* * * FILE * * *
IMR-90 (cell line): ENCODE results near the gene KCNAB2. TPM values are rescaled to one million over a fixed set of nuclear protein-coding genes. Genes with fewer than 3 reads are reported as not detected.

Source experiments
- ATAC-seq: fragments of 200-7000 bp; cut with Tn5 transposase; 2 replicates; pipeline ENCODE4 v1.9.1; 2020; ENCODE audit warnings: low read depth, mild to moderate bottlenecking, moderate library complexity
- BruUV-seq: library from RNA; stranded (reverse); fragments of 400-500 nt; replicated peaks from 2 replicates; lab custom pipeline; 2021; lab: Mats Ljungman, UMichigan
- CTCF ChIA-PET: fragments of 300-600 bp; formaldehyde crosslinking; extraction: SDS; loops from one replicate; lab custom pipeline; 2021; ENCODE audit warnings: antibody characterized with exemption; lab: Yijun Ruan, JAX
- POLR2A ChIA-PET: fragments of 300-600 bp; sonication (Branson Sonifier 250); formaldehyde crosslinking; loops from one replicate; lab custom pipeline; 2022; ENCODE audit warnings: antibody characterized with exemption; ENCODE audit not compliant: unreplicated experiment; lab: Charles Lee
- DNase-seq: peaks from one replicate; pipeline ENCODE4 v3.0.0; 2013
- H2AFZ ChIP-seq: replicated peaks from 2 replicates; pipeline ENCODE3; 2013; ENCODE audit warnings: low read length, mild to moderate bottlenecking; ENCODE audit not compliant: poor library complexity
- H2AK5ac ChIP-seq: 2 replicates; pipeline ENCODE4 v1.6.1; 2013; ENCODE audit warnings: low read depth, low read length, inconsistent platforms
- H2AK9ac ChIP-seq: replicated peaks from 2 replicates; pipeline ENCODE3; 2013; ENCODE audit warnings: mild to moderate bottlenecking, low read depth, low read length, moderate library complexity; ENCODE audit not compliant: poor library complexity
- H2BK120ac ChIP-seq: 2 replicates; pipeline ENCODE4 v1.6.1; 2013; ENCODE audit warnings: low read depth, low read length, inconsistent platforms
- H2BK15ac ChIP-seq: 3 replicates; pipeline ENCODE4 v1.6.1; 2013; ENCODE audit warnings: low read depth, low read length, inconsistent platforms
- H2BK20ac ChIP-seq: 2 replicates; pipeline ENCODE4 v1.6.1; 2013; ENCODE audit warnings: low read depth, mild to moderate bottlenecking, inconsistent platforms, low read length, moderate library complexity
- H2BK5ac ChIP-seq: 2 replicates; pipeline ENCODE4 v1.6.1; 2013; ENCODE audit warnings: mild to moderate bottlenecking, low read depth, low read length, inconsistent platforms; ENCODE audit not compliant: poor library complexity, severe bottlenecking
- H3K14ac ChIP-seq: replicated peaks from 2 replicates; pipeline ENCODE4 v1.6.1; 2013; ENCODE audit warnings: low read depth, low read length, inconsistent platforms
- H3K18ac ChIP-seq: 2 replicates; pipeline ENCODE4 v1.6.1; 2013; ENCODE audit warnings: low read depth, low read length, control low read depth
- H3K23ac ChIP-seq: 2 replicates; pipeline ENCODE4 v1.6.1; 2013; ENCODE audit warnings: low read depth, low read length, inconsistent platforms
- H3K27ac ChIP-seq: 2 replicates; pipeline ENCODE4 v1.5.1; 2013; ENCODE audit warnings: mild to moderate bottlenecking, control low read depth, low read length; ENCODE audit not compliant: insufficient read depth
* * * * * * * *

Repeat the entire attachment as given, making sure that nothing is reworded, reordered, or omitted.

IMR-90 (cell line): ENCODE results near the gene KCNAB2. TPM values are rescaled to one million over a fixed set of nuclear protein-coding genes. Genes with fewer than 3 reads are reported as not detected.

Source experiments
- ATAC-seq: fragments of 200-7000 bp; cut with Tn5 transposase; 2 replicates; pipeline ENCODE4 v1.9.1; 2020; ENCODE audit warnings: low read depth, mild to moderate bottlenecking, moderate library complexity
- BruUV-seq: library from RNA; stranded (reverse); fragments of 400-500 nt; replicated peaks from 2 replicates; lab custom pipeline; 2021; lab: Mats Ljungman, UMichigan
- CTCF ChIA-PET: fragments of 300-600 bp; formaldehyde crosslinking; extraction: SDS; loops from one replicate; lab custom pipeline; 2021; ENCODE audit warnings: antibody characterized with exemption; lab: Yijun Ruan, JAX
- POLR2A ChIA-PET: fragments of 300-600 bp; sonication (Branson Sonifier 250); formaldehyde crosslinking; loops from one replicate; lab custom pipeline; 2022; ENCODE audit warnings: antibody characterized with exemption; ENCODE audit not compliant: unreplicated experiment; lab: Charles Lee
- DNase-seq: peaks from one replicate; pipeline ENCODE4 v3.0.0; 2013
- H2AFZ ChIP-seq: replicated peaks from 2 replicates; pipeline ENCODE3; 2013; ENCODE audit warnings: low read length, mild to moderate bottlenecking; ENCODE audit not compliant: poor library complexity
- H2AK5ac ChIP-seq: 2 replicates; pipeline ENCODE4 v1.6.1; 2013; ENCODE audit warnings: low read depth, low read length, inconsistent platforms
- H2AK9ac ChIP-seq: replicated peaks from 2 replicates; pipeline ENCODE3; 2013; ENCODE audit warnings: mild to moderate bottlenecking, low read depth, low read length, moderate library complexity; ENCODE audit not compliant: poor library complexity
- H2BK120ac ChIP-seq: 2 replicates; pipeline ENCODE4 v1.6.1; 2013; ENCODE audit warnings: low read depth, low read length, inconsistent platforms
- H2BK15ac ChIP-seq: 3 replicates; pipeline ENCODE4 v1.6.1; 2013; ENCODE audit warnings: low read depth, low read length, inconsistent platforms
- H2BK20ac ChIP-seq: 2 replicates; pipeline ENCODE4 v1.6.1; 2013; ENCODE audit warnings: low read depth, mild to moderate bottlenecking, inconsistent platforms, low read length, moderate library complexity
- H2BK5ac ChIP-seq: 2 replicates; pipeline ENCODE4 v1.6.1; 2013; ENCODE audit warnings: mild to moderate bottlenecking, low read depth, low read length, inconsistent platforms; ENCODE audit not compliant: poor library complexity, severe bottlenecking
- H3K14ac ChIP-seq: replicated peaks from 2 replicates; pipeline ENCODE4 v1.6.1; 2013; ENCODE audit warnings: low read depth, low read length, inconsistent platforms
- H3K18ac ChIP-seq: 2 replicates; pipeline ENCODE4 v1.6.1; 2013; ENCODE audit warnings: low read depth, low read length, control low read depth
- H3K23ac ChIP-seq: 2 replicates; pipeline ENCODE4 v1.6.1; 2013; ENCODE audit warnings: low read depth, low read length, inconsistent platforms
- H3K27ac ChIP-seq: 2 replicates; pipeline ENCODE4 v1.5.1; 2013; ENCODE audit warnings: mild to moderate bottlenecking, control low read depth, low read length; ENCODE audit not compliant: insufficient read depth